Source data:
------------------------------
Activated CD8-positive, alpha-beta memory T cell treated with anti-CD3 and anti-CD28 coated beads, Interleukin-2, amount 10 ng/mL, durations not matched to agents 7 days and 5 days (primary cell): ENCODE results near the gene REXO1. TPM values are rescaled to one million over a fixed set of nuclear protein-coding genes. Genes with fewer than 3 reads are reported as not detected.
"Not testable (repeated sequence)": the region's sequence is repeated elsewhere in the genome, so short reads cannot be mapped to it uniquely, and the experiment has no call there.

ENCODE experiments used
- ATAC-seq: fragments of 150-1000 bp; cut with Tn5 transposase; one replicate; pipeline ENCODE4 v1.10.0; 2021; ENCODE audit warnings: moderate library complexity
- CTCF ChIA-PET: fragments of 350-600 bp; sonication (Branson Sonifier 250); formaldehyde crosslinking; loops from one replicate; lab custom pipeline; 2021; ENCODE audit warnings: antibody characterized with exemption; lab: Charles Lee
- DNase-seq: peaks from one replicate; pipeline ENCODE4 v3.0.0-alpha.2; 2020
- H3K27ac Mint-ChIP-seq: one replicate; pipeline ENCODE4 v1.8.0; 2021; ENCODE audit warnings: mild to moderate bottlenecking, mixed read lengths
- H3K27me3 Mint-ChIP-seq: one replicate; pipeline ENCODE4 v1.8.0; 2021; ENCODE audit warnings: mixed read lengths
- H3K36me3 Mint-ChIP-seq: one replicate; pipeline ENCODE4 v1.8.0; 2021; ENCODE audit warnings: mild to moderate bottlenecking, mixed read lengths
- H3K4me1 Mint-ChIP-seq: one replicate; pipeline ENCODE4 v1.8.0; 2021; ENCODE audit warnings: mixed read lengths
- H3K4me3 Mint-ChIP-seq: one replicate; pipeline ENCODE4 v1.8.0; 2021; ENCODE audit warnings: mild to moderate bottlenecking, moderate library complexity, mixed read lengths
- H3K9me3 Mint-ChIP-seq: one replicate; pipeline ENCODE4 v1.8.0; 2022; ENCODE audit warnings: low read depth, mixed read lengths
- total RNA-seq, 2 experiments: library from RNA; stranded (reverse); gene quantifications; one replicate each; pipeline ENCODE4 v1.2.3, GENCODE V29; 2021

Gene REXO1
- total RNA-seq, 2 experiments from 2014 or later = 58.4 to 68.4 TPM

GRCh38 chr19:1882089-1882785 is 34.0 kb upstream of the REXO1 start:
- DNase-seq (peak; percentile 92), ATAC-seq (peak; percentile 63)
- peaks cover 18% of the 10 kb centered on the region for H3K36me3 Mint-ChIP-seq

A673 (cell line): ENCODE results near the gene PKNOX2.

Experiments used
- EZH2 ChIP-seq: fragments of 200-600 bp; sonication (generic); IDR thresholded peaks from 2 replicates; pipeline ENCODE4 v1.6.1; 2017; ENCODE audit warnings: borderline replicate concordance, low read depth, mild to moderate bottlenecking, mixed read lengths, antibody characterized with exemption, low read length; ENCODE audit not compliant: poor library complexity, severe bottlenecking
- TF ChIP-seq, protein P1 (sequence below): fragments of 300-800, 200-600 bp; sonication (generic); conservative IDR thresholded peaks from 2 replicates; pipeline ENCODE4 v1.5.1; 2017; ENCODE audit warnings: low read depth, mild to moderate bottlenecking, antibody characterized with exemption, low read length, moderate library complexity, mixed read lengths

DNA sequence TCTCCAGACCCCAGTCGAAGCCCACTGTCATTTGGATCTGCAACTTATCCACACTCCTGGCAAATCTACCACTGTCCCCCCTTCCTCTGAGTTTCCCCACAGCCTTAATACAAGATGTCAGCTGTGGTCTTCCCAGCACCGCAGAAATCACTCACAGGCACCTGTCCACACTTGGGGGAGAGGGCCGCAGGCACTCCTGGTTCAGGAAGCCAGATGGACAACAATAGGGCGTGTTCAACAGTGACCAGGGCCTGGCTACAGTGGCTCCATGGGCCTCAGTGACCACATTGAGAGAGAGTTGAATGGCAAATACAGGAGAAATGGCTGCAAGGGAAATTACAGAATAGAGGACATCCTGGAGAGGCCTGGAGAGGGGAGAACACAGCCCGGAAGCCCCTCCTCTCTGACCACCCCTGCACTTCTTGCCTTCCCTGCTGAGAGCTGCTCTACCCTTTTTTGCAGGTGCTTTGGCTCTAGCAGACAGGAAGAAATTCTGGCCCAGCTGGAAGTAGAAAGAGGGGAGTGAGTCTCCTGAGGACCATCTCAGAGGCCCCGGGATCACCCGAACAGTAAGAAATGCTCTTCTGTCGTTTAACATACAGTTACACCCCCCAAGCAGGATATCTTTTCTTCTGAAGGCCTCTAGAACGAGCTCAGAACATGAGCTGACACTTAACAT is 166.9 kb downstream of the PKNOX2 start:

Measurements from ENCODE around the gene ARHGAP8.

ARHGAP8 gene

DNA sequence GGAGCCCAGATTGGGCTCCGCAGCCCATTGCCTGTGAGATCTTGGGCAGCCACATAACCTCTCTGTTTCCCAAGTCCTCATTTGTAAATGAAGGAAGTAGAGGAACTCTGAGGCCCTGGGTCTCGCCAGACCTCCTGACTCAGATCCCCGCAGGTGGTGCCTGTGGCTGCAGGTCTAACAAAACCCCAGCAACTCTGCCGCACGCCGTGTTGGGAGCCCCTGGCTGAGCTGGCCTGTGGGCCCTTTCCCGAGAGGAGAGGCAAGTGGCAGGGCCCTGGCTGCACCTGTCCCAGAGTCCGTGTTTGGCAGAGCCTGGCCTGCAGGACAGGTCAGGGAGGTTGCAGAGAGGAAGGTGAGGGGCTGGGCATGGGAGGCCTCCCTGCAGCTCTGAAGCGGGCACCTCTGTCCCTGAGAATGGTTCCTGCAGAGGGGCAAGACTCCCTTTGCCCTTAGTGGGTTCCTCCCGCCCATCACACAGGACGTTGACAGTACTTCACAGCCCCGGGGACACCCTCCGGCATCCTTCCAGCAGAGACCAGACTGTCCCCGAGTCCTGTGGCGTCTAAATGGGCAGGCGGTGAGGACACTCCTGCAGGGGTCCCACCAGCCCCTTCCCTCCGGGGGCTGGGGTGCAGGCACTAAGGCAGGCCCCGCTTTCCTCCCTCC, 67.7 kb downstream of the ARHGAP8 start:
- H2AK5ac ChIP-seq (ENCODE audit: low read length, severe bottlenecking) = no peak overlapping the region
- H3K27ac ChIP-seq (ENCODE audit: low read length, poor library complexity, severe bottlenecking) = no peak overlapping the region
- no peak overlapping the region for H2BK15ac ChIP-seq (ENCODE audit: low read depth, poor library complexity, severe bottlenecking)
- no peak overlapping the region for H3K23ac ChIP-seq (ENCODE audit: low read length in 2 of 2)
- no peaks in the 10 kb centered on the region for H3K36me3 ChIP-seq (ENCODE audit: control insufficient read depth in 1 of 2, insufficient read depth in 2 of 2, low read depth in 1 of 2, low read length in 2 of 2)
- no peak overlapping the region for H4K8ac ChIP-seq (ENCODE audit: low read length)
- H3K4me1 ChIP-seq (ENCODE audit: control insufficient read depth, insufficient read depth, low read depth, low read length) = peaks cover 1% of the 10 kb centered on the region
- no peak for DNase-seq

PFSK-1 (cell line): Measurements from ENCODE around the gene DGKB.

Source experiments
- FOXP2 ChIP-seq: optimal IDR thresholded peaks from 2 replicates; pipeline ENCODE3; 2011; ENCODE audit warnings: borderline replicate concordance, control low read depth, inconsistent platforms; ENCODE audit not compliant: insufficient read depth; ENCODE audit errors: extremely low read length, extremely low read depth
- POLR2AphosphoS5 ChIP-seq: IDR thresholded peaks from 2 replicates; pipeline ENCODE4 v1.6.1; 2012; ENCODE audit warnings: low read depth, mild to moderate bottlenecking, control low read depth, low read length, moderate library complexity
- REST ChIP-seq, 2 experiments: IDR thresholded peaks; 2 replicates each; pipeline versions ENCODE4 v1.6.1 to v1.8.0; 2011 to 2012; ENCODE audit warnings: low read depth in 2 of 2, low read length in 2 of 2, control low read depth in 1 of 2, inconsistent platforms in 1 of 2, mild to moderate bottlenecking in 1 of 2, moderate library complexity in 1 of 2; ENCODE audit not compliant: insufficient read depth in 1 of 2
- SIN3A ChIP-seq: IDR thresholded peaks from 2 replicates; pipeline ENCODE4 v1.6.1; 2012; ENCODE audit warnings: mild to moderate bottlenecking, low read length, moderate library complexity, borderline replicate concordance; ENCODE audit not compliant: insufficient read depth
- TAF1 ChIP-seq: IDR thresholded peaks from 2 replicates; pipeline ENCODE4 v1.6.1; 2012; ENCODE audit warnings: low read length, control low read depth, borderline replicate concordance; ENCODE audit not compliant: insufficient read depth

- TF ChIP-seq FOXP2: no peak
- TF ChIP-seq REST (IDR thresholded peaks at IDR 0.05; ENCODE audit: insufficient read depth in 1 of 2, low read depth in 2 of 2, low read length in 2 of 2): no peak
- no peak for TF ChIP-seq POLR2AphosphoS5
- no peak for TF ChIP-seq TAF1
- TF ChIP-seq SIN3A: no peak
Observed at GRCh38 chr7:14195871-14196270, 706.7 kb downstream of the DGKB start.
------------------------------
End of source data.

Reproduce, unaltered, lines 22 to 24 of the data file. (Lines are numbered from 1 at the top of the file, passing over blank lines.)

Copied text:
- TF ChIP-seq, protein P1 (sequence below): fragments of 300-800, 200-600 bp; sonication (generic); conservative IDR thresholded peaks from 2 replicates; pipeline ENCODE4 v1.5.1; 2017; ENCODE audit warnings: low read depth, mild to moderate bottlenecking, antibody characterized with exemption, low read length, moderate library complexity, mixed read lengths

DNA sequence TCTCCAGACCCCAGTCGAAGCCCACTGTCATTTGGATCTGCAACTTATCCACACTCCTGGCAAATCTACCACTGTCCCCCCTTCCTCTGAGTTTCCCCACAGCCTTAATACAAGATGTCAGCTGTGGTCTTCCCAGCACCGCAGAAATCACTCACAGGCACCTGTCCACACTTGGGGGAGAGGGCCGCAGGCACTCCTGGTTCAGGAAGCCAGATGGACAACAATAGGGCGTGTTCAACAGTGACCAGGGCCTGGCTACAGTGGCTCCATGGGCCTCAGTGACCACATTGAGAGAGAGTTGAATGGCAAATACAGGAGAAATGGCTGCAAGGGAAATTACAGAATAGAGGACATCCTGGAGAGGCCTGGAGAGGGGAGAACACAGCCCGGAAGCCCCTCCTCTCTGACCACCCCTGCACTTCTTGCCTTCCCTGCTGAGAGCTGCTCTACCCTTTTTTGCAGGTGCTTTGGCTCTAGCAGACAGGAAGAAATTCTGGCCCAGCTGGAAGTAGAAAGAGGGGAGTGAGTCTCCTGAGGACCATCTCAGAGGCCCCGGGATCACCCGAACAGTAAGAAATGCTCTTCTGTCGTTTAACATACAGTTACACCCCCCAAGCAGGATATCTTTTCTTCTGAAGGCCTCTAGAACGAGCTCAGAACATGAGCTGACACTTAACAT is 166.9 kb downstream of the PKNOX2 start:

Measurements from ENCODE around the gene ARHGAP8.